Transforming Urban Mobility
Having grown up in Pune, I know the city like the back of my hand. Referred to as the “Oxford of the East” for its renowned educational institutions, I fondly remember many lunchbreaks standing on the sidewalk at a tapri (stall) outside my school, sipping chai and eating vada pav (a deep-fried potato dumpling sandwich) as two-wheelers, autorickshaws, and busses sped by. However, diesel exhaust surrounded us — the fumes blending with the streetside aroma of cardamom and chillies.
Fast forward to 2019. After almost five years away from home studying transport planning in Europe, I noticed a surprising evolution in the city’s mobility system when my close friend and I were reminiscing over a cup of chai at the exact same tapri: a local bus zipped by without a sound or tailpipe emission. “When did Pune get electric buses?” I asked my friend.
That moment piqued my curiosity; I wanted to understand the story behind Pune’s electric buses (e-buses). When I joined RMI India in June 2021, I started supporting our work on decarbonising urban mobility in Pune. Thanks to our partnership with the Pune Municipal Corporation (PMC) and inspired by an e-bus working group at an Urban Mobility Lab workshop co-hosted by the PMC and RMI in October 2018, we received an opportunity to dive deeper into Pune’s e-bus procurement.
Our case study report, Pioneering Electric Buses in Pune: A Case Study of the City’s Initial Procurement and Operations, offers insights and points of reference on the forms of interagency coordination, policy support, business model design, tendering and contracting terms, and infrastructure planning to enable e-bus adoption in Indian cities.
Pune’s public transport agency, Pune Mahanagar Parivahan Mahamandal Limited (PMPML), joined hands with PMC, Pimpri Chinchwad Municipal Corporation (PCMC), and Pune Smart City Development Corporation Limited (PSCDCL) in 2018 to procure e-buses for the city in a bid to combat local air pollution and promote public transport.
Pune procured e-buses in two phases. First, PMPML issued two tenders in September and December 2018 for 150 e-buses — 25 units of 9-metre air conditioned (AC) e-buses and 125 units of 12-metre AC e-buses. Second, PMPML issued two more tenders for 350 and 150 units of 12-metre AC e-buses in July 2019 and September 2020, respectively. As of March 2022, 220 e-buses are operating in PMPML’s fleet, making it one of the largest e-bus fleets in the country. PMPML also has commissioned three fully operational e-bus depots, including India’s first all-electric bus depot at Bhekrainagar.
Pune’s e-bus adoption can teach us many things about electrifying bus fleets, including the importance of political leadership, the economics of electrification, the improved health impacts, and passenger experience.
- Political leadership is critical to adopting transformative urban mobility solutions: Pune is recognised as a leader in urban mobility. The city administration takes a citizen- and environment-centric approach to planning and implementing clean mobility initiatives. For e-buses, senior leaders of the PMC, PCMC, PSCDCL, and PMPML came together to form a working group and were the architects of the city’s commitment to procure e-buses for its public transport fleet. Regular meetings and clear delineation of roles and responsibilities ensured efficient decision-making and coordinated activities.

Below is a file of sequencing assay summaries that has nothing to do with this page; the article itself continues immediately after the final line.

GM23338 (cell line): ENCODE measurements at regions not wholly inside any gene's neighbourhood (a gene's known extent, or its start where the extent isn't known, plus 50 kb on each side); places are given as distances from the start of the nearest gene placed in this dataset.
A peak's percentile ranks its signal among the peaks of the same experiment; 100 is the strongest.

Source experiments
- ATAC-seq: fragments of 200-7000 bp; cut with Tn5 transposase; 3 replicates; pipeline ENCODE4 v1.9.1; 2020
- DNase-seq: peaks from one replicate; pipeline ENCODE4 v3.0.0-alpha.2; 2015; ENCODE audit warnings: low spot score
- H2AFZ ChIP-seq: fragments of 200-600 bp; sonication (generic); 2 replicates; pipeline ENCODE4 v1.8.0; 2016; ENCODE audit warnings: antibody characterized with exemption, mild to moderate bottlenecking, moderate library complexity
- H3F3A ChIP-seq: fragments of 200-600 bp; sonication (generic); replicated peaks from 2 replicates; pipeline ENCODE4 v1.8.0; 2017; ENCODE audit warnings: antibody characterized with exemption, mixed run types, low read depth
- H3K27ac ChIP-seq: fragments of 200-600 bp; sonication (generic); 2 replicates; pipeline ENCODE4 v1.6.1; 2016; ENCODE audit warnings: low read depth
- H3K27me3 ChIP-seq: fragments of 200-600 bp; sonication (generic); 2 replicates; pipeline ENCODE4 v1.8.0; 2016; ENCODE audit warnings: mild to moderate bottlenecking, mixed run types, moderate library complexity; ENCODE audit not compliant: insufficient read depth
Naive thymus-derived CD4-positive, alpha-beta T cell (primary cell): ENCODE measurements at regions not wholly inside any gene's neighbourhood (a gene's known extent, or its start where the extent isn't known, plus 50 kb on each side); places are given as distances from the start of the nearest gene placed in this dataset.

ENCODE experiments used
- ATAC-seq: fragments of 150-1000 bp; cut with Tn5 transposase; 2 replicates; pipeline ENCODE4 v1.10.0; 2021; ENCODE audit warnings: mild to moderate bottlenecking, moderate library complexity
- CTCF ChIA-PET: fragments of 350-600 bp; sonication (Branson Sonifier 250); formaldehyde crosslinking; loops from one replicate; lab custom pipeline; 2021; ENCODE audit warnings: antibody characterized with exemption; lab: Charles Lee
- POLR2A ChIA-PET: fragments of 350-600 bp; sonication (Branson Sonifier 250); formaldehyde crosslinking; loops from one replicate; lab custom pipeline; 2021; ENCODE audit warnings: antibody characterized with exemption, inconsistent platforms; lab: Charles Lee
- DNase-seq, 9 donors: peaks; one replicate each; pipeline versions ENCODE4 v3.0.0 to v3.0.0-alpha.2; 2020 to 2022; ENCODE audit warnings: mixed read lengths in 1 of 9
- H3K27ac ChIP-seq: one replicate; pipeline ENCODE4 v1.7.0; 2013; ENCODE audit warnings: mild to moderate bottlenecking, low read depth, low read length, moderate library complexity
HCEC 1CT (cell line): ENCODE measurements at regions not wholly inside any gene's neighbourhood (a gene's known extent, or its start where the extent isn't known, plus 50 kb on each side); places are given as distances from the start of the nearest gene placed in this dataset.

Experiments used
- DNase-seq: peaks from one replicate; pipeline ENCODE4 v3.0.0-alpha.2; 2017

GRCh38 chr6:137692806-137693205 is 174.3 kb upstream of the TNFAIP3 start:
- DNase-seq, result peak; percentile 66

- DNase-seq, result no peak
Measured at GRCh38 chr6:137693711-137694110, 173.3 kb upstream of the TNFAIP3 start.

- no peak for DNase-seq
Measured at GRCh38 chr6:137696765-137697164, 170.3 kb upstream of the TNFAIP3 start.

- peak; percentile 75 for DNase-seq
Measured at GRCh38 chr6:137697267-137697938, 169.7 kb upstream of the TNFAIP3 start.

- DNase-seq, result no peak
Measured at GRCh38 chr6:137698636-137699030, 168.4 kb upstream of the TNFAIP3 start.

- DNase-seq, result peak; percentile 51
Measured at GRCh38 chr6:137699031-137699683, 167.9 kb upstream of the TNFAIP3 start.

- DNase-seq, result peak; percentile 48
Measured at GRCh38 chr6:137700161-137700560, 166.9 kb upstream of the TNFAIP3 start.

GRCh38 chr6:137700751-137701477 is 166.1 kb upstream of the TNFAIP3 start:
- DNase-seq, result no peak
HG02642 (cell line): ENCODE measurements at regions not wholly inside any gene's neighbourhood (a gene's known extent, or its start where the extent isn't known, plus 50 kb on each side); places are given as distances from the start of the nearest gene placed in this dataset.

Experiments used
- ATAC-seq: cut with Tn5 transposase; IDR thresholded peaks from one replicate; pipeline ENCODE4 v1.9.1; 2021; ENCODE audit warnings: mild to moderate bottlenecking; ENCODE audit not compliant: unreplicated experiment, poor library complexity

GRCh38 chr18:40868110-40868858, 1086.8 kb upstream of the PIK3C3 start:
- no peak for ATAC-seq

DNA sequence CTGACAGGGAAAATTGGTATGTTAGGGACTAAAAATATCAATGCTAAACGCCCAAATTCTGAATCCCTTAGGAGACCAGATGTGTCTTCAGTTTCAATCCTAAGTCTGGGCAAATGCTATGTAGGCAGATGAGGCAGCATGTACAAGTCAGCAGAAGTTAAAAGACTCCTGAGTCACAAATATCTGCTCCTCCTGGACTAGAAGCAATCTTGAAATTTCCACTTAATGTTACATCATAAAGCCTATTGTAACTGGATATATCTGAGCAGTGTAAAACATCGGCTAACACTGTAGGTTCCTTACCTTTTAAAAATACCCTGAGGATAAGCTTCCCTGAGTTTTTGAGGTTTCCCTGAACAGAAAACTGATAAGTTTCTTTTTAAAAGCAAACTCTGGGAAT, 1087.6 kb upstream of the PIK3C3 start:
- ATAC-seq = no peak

- The gross cost contract (GCC) model can accelerate e-bus adoption: In PMPML’s procurement, they used the GCC model. Under the GCC model, PMPML pays the operator a per-km fee for a bus service on specific routes. PMPML provided land and depots for charging, parking, and maintenance, as well as requirements for reliable power supply. The operator provides buses, drivers, charging infrastructure, fuelling, and maintenance. By removing the capital cost and operational requirements, the GCC model significantly reduces financial and technological risks.
- Total cost of ownership (TCO) of e-buses can be lower than diesel counterparts: The total cost of ownership (TCO) of a 12-metre, air-conditioned e-bus in Pune without government incentives is estimated at INR56.52/km — about 6 percent lower than a comparable diesel bus at INR59.89/km. With government incentives from PSCDCL and FAME II, TCO is 15 percent lower than diesel and more economical than compressed natural gas (see Exhibit 2).
- Electric buses can have a positive impact on air quality and public health: Electrifying a bus fleet can reduce local air pollution and carbon dioxide (CO2) emissions. According to our analysis, PMPML’s fleet of 650 e-buses could save 1.2 tons of PM5 and 96,000 tons of CO2 compared with an equal-sized fleet of diesel buses over 10 years — equivalent to the lifetime CO2 emissions of nearly 2,000 petrol-fuelled cars.
- Electric buses are popular amongst citizens: E-buses are cleaner and quieter than conventional buses, improving the overall passenger experience. This can help increase public transport ridership and create more demand for electric mobility solutions from residents.
Today, as I travel across the city, coming across e-buses operating at full capacity is a common sight. PMPML is on track to meet the target set by the Government of Maharashtra’s EV policy — 25 percent electrification of the public transport bus fleet by 2025 — three years ahead of schedule. The city also plans to procure 300 7-metre mini e-buses for feeder services for the growing metro network in the Pune Metropolitan Region, enhancing access to public transport with an economical, convenient last-mile solution.
Alongside PMPML’s growing e-bus fleet, Pune city has also witnessed a significant rise in electric vehicle (EV) registrations recently. Ten percent of all vehicles registered in March 2022 were electric. I look forward to seeing more EVs on Pune’s roads in the future and continuing to support the city’s transition to a sustainable urban mobility system.